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Glue for Mongolia
- To: BOOK_ARTS-L@LISTSERV.SYR.EDU
- Subject: Glue for Mongolia
- From: "Alan P. Van Dyke" <alan@MAIL.UTEXAS.EDU>
- Date: Mon, 18 May 1998 10:11:59 -0400
- Message-Id: <199805181412.HAA14410@SUL-Server-2.Stanford.edu>
- Sender: "Book_Arts-L: On the web at http://www.dreamscape.com/pdverhey" <BOOK_ARTS-L@LISTSERV.SYR.EDU>
I'm reposting this from the Conservation DistList without the knowledge or
permission of the orginal poster. It's not directly book related, but
imagine there were only 6 book artists left in the world, and they couldn't
get their glue. I think you'd feel that we're all in this together.
Please respond directly to the orginal poster.
Alan Van Dyke
Date: 15 May 98
From: Stephen Selby <firstname.lastname@example.org>
I have just returned from Ulaanbaatar, Mongolia, where I have been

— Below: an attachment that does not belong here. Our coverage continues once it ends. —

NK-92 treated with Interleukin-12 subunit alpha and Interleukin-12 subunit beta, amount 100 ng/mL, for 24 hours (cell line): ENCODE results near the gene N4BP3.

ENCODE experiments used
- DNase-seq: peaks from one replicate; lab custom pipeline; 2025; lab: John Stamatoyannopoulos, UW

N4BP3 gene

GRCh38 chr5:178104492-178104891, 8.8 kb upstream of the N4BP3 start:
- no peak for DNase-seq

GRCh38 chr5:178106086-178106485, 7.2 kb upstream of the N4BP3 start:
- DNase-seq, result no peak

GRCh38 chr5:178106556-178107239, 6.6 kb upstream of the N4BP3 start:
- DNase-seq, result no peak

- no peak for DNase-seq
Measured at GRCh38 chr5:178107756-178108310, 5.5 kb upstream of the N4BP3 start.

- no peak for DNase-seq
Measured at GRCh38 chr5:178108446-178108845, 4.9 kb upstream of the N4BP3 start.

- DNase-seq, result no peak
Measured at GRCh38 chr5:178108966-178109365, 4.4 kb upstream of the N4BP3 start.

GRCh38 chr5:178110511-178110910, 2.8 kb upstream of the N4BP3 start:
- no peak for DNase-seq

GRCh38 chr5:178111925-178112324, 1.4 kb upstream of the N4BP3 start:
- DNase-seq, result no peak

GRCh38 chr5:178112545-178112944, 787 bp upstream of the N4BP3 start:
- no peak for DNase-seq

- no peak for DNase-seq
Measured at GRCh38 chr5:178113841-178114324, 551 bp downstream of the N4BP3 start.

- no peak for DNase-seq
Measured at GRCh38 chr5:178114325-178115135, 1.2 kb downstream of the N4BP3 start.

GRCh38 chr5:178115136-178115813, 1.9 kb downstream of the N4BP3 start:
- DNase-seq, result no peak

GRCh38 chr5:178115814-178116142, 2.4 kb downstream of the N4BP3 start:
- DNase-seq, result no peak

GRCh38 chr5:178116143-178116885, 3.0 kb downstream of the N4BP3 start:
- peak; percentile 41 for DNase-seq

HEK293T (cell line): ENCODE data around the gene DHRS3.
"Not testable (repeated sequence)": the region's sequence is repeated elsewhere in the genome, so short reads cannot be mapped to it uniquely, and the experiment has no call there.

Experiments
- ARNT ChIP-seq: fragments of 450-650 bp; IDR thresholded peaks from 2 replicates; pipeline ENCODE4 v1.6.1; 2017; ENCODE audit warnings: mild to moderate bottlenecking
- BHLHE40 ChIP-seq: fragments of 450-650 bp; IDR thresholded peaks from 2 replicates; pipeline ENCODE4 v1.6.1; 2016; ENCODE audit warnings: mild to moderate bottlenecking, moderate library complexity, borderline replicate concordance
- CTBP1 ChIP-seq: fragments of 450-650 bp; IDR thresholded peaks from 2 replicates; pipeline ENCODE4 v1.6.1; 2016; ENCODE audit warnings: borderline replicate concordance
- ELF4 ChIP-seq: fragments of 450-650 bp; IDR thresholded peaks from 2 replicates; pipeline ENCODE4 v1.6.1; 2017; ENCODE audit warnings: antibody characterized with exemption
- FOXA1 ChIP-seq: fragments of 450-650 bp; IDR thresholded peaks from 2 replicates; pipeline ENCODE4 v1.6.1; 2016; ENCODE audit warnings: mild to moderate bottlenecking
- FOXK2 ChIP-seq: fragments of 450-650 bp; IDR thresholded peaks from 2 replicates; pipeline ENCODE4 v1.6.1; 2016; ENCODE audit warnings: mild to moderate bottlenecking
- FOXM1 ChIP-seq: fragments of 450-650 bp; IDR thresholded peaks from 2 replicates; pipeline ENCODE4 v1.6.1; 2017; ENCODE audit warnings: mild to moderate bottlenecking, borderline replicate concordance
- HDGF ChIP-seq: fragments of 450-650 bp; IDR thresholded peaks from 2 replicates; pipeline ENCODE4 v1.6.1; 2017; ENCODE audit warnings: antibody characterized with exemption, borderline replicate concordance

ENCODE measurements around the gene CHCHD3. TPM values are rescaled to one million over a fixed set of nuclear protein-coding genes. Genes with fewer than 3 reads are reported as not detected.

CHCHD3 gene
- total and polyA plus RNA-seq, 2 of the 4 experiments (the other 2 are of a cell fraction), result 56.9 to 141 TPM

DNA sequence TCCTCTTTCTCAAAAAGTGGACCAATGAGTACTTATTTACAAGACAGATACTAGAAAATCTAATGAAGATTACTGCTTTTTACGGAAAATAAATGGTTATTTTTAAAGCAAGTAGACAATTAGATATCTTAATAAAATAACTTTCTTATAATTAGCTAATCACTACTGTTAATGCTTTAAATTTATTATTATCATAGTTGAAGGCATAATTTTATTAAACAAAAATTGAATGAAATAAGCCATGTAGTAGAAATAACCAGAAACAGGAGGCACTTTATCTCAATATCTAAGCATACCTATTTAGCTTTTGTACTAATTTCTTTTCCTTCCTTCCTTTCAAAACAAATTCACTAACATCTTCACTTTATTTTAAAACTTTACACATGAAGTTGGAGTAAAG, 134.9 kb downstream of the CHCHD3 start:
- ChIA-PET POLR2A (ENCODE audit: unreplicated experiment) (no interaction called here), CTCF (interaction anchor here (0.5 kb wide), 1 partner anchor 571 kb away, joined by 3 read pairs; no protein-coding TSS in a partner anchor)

interviewing a traditional Mongolian bowyer about his craft, handed
down over more than 2,000 years. There are six such craftsmen left
in Mongolia. Mongolian bows are made from bamboo, wild sheep's horn
and dried sinew. The whole has to be bound together with an
extremely powerful glue which is water soluble and applied hot. The
sinew is also soaked in the hot glue solution before it is applied.
The process is carried out in winter indoors (outside temperature
can be minus 30 degrees Celcius), with little ventilation, and in
extremely inflammable surroundings (a felt tent). Spirit based glue
is not an option.
The bowyer's supply of the traditional glue, made from the air
bladders of fish from China, has dried up. Unable to obtain the
correct glue, he has tried using a Russian chemical product, but it
is inadequate. Structural failure of a 50-pound traditional bow at
full draw is painful and dangerous. Please could correspondents tell
me of any suppliers of dried fish air bladder for the purpose of
boiling to make glue?
Stephen Selby. (email@example.com)
Intellectual Property Department,
Hong Kong, China